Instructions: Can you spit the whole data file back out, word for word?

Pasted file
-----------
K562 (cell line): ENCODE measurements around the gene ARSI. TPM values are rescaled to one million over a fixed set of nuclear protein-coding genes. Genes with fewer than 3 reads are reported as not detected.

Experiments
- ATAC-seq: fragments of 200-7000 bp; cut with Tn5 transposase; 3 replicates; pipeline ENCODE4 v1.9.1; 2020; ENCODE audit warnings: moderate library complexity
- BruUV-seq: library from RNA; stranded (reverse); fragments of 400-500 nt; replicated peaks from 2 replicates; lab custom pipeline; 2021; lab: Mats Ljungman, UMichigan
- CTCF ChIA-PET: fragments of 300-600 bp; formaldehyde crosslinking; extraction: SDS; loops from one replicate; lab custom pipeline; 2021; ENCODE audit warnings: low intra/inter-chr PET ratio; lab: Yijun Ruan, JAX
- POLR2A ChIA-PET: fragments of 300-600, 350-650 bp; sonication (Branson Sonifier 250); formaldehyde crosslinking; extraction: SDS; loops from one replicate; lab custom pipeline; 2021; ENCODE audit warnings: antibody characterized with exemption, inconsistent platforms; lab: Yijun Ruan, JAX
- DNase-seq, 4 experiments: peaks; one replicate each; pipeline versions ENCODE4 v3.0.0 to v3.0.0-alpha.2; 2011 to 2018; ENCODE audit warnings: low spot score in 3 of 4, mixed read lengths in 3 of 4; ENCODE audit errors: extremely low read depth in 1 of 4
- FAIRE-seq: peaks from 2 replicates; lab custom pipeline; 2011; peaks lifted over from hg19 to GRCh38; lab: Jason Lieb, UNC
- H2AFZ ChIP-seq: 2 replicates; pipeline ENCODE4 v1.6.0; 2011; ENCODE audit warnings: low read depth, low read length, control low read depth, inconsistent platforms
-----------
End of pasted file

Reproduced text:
K562 (cell line): ENCODE measurements around the gene ARSI. TPM values are rescaled to one million over a fixed set of nuclear protein-coding genes. Genes with fewer than 3 reads are reported as not detected.

Experiments
- ATAC-seq: fragments of 200-7000 bp; cut with Tn5 transposase; 3 replicates; pipeline ENCODE4 v1.9.1; 2020; ENCODE audit warnings: moderate library complexity
- BruUV-seq: library from RNA; stranded (reverse); fragments of 400-500 nt; replicated peaks from 2 replicates; lab custom pipeline; 2021; lab: Mats Ljungman, UMichigan
- CTCF ChIA-PET: fragments of 300-600 bp; formaldehyde crosslinking; extraction: SDS; loops from one replicate; lab custom pipeline; 2021; ENCODE audit warnings: low intra/inter-chr PET ratio; lab: Yijun Ruan, JAX
- POLR2A ChIA-PET: fragments of 300-600, 350-650 bp; sonication (Branson Sonifier 250); formaldehyde crosslinking; extraction: SDS; loops from one replicate; lab custom pipeline; 2021; ENCODE audit warnings: antibody characterized with exemption, inconsistent platforms; lab: Yijun Ruan, JAX
- DNase-seq, 4 experiments: peaks; one replicate each; pipeline versions ENCODE4 v3.0.0 to v3.0.0-alpha.2; 2011 to 2018; ENCODE audit warnings: low spot score in 3 of 4, mixed read lengths in 3 of 4; ENCODE audit errors: extremely low read depth in 1 of 4
- FAIRE-seq: peaks from 2 replicates; lab custom pipeline; 2011; peaks lifted over from hg19 to GRCh38; lab: Jason Lieb, UNC
- H2AFZ ChIP-seq: 2 replicates; pipeline ENCODE4 v1.6.0; 2011; ENCODE audit warnings: low read depth, low read length, control low read depth, inconsistent platforms